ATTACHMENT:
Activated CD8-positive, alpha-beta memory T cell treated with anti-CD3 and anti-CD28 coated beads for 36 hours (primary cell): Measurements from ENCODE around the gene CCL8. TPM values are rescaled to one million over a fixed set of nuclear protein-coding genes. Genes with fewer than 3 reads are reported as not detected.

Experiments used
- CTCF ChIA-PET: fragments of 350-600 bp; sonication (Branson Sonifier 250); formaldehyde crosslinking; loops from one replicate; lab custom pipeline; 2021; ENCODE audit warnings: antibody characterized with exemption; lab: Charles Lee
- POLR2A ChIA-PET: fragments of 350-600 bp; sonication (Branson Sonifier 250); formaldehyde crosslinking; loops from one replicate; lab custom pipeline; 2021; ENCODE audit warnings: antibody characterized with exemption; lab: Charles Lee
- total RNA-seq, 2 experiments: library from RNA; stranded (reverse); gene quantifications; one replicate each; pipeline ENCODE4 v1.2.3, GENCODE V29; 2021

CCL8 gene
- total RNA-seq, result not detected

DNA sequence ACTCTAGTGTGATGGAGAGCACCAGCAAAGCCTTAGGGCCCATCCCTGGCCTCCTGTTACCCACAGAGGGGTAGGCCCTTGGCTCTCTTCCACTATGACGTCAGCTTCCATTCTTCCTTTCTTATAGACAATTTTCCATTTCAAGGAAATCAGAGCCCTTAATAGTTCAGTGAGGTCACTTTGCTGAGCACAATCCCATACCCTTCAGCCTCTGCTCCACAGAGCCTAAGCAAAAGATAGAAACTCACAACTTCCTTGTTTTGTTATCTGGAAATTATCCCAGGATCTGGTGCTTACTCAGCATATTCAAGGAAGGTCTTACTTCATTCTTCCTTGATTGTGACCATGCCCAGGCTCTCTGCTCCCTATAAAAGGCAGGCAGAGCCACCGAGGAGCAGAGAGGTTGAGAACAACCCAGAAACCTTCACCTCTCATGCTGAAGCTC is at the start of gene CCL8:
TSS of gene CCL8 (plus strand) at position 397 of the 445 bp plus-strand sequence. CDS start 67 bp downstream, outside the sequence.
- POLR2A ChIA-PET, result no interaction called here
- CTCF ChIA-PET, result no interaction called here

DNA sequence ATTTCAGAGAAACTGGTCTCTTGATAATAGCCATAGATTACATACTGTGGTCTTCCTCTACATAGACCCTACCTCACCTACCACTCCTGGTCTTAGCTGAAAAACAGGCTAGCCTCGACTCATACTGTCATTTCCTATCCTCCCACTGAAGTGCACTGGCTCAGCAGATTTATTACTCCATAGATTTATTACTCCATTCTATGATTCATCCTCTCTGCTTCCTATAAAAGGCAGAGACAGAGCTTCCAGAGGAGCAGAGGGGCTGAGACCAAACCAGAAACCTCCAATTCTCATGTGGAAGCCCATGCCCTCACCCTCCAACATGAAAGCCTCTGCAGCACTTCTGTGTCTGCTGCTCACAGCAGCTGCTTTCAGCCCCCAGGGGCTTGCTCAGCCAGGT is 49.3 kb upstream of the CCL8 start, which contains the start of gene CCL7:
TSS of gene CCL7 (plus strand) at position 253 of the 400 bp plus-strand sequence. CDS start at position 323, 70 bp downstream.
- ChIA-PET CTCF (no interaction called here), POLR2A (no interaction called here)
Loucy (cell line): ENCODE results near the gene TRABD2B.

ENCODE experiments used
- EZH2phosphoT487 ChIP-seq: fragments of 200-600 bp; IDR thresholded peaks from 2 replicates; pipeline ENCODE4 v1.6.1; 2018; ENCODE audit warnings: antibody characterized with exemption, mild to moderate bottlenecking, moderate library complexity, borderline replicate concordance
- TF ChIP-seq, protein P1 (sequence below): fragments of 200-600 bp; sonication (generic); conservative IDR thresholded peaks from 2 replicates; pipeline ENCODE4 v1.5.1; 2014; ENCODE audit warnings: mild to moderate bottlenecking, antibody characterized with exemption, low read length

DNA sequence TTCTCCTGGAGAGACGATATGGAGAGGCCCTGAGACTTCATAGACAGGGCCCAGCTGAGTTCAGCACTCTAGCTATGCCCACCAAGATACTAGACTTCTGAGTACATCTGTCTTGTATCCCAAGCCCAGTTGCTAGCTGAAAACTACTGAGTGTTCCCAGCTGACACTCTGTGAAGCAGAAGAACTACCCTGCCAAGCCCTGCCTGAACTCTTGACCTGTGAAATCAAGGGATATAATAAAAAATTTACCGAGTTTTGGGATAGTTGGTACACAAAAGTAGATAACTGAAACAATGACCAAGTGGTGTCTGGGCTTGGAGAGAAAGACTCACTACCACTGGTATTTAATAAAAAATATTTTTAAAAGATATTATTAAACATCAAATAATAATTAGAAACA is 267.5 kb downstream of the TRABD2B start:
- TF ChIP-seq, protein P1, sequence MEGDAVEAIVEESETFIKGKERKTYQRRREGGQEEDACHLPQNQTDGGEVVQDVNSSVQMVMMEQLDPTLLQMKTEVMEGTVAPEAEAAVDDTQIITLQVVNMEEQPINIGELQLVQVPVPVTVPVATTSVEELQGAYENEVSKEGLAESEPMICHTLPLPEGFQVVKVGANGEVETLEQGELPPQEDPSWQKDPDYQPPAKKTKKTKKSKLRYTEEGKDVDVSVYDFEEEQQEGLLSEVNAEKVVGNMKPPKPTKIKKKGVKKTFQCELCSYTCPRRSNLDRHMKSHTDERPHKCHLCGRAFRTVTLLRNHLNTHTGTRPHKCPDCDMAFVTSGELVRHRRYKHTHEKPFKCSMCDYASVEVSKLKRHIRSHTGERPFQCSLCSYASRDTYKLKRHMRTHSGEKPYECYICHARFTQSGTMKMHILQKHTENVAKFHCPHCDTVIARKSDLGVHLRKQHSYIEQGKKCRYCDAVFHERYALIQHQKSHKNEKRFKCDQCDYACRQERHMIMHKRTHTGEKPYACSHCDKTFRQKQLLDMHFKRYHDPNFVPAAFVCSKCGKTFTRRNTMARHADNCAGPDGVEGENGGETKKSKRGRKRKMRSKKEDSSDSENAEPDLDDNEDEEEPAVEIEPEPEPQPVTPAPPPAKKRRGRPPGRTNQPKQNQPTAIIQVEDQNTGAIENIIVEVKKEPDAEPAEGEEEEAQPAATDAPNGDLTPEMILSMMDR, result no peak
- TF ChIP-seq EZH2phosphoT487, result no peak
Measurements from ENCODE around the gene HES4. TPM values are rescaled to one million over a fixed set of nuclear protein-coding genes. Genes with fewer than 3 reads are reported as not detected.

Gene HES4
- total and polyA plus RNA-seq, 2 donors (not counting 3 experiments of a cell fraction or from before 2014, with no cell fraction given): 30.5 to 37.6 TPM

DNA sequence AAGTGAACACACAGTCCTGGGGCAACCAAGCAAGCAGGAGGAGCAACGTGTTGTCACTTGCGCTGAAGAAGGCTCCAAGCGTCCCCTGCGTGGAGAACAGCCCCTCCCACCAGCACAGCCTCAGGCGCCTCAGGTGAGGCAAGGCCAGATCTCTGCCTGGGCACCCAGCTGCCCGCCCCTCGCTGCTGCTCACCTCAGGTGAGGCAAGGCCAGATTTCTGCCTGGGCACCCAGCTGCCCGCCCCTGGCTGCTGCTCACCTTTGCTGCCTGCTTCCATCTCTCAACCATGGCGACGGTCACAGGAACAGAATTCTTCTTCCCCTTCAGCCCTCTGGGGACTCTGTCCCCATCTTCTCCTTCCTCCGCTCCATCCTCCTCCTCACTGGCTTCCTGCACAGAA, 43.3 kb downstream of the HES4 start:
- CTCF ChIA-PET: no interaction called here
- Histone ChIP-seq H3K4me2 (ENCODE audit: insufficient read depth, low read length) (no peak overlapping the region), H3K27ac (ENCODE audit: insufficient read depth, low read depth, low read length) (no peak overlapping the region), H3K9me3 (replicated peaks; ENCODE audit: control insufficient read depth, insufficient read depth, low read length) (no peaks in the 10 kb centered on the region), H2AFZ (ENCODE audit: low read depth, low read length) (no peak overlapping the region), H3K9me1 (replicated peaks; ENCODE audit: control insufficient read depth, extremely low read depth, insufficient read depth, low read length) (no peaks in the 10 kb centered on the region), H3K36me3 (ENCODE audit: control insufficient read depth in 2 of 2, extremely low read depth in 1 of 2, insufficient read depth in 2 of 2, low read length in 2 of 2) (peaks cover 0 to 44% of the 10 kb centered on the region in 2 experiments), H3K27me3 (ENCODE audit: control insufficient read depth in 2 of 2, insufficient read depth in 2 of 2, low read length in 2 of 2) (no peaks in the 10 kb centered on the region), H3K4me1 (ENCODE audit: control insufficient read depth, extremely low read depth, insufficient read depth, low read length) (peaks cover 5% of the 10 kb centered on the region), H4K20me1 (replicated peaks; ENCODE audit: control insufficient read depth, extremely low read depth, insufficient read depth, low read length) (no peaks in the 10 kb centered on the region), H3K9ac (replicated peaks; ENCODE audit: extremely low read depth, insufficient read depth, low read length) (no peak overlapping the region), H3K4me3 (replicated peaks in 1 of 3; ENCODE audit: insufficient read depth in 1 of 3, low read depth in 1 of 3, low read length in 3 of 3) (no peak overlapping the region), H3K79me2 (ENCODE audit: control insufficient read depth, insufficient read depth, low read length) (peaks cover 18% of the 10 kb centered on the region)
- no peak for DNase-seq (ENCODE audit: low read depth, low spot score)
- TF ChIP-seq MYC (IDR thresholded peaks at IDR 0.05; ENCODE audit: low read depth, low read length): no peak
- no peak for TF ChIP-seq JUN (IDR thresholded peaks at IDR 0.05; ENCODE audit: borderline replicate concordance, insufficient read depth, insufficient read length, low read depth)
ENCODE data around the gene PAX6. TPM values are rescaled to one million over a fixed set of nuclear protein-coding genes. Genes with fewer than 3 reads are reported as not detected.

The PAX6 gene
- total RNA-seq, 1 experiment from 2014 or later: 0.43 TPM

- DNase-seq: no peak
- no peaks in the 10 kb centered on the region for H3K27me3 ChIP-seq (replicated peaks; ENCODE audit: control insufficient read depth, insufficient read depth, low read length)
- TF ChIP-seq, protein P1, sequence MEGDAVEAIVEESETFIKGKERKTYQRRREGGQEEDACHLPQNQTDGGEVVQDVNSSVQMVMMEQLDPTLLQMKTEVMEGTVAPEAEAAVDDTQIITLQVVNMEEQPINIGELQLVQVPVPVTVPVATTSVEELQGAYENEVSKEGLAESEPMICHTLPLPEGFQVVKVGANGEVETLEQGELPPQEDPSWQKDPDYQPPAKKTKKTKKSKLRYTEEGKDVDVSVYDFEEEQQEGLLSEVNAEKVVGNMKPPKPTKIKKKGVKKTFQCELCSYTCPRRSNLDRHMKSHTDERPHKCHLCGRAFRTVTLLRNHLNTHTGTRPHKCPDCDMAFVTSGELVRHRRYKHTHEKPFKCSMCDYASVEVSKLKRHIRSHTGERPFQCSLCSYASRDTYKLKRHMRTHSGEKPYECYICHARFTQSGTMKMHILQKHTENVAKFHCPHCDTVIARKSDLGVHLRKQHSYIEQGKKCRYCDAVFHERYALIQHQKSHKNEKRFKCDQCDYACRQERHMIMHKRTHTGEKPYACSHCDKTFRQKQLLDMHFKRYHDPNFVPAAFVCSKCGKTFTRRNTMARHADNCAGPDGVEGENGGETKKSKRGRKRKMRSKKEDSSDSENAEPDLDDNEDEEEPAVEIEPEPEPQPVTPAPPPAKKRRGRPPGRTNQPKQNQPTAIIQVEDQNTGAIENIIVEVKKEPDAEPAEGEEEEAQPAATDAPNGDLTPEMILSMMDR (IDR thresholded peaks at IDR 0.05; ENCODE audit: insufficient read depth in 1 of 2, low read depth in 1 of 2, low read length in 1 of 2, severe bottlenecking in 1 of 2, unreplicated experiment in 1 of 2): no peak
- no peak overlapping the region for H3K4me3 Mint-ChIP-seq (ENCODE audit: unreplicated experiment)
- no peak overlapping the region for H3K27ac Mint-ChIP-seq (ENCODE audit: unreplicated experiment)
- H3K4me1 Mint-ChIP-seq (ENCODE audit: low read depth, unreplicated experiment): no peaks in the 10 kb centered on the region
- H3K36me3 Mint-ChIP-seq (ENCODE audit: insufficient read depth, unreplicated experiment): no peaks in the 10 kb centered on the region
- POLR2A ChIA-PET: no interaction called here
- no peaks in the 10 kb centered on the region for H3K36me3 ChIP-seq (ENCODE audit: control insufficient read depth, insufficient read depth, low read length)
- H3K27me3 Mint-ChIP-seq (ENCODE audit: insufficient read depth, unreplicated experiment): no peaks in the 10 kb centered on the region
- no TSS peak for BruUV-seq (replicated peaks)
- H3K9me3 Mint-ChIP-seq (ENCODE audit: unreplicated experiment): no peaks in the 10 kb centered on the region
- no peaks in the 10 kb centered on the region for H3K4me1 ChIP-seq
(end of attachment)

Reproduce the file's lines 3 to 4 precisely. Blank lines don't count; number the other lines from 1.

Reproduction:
- CTCF ChIA-PET: fragments of 350-600 bp; sonication (Branson Sonifier 250); formaldehyde crosslinking; loops from one replicate; lab custom pipeline; 2021; ENCODE audit warnings: antibody characterized with exemption; lab: Charles Lee
- POLR2A ChIA-PET: fragments of 350-600 bp; sonication (Branson Sonifier 250); formaldehyde crosslinking; loops from one replicate; lab custom pipeline; 2021; ENCODE audit warnings: antibody characterized with exemption; lab: Charles Lee